Which Browser uses least Resources in Windows?

Illustrations: Gordon McAlpin

There have been many articles comparing the browser resource usage of the three most powerful browsers: Google Chrome 10, Internet Explorer 9 and Mozilla Firefox 4. But we’re taking a different approach, as our goal is to help you optimize your browser experience. We want to know which browser uses least resources (less CPU and less memory) while running the same set of tasks.

This test is especially important for netbooks, where single-core CPUs are common and RAM is at a premium. Ideally, there’s a single browser that can still do everything you need, while using the least amount of system resources. Let’s begin our browser resource usage test!

We’re going to run each browser with four tabs open: YouTube with an HD movie playing, Facebook with a Flash game running, Google Maps in 3D view, and Twitter client Hootsuite. Then, we’re going to see how much each browser uses in CPU and RAM using the Windows Task Manager.

I’m conducting this test on a dual-core Toshiba laptop of recent vintage.

Google Chrome had eight processes running with only four tabs, which seemed excessive. As with all of these browsers, RAM and CPU usage fluctuated a lot, but as a snapshot, Chrome used about 344,000 megabytes of RAM and about 31% of CPU. Chrome takes the cake for RAM usage, and seems to have become more bloated with each new version.

Microsoft Internet Explorer confined things to one process for each tab for a total of 3, and about 294,268 megabytes of RAM, on par with Chrome. However, it used 60% of CPU, almost double Chrome’s usage. As is typical of Microsoft products, even the newest IE is a huge CPU hog.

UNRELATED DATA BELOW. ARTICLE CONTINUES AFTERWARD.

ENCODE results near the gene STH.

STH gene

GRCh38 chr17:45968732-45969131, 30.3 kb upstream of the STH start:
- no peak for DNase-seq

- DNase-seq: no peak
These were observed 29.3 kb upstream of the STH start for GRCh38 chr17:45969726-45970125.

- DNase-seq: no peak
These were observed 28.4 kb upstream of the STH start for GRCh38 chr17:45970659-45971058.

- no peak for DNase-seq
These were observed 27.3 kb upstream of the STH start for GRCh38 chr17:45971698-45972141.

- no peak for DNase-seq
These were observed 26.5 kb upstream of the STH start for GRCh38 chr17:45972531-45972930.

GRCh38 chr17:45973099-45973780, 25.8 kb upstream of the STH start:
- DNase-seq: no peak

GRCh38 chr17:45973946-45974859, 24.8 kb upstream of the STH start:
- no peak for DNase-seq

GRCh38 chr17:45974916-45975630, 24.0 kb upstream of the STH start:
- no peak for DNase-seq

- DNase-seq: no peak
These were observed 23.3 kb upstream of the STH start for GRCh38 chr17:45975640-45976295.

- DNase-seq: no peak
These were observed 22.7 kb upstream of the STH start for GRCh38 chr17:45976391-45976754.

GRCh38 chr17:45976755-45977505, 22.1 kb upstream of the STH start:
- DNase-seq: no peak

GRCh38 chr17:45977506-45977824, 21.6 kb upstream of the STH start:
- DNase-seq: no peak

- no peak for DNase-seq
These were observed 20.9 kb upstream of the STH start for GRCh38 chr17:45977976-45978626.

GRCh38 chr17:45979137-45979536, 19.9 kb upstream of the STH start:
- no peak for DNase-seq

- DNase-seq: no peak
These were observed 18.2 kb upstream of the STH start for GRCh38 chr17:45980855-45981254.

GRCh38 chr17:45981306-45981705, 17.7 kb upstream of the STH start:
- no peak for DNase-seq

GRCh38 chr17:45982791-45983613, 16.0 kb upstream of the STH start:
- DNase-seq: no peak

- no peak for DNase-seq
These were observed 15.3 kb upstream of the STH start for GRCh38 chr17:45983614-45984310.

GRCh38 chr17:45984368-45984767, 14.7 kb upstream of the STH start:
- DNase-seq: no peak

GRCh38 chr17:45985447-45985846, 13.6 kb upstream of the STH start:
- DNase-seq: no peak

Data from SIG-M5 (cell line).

Mozilla Firefox, interestingly enough, has a single process for a page with multiple tabs open; however, it also opened a plugin container when the YouTube movie was being played. These two processes only used 266,000 megabytes of RAM and 35% of CPU. The newest Firefox seems to be really light on its feet compared to its web browser cousins as far as RAM goes, though the CPU usage is the same as Chrome.


So there you have it. If you’re using a netbook, and plan to have a lot of tabs open with Flash games, complicated websites and so on, Firefox 4 seems to be the way to go. Your machine will handle it much easier than other browsers.

About

Steve Horton has been working with computers for over 20 years. He's dedicated to helping people get the most out of their PCs, and likes playing cards and writing comics.

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  • NiSh

    Interesting results, although I would have used FF anyway! The galore of add-ons available and the outlook of the new version, is reason enough for a switch…

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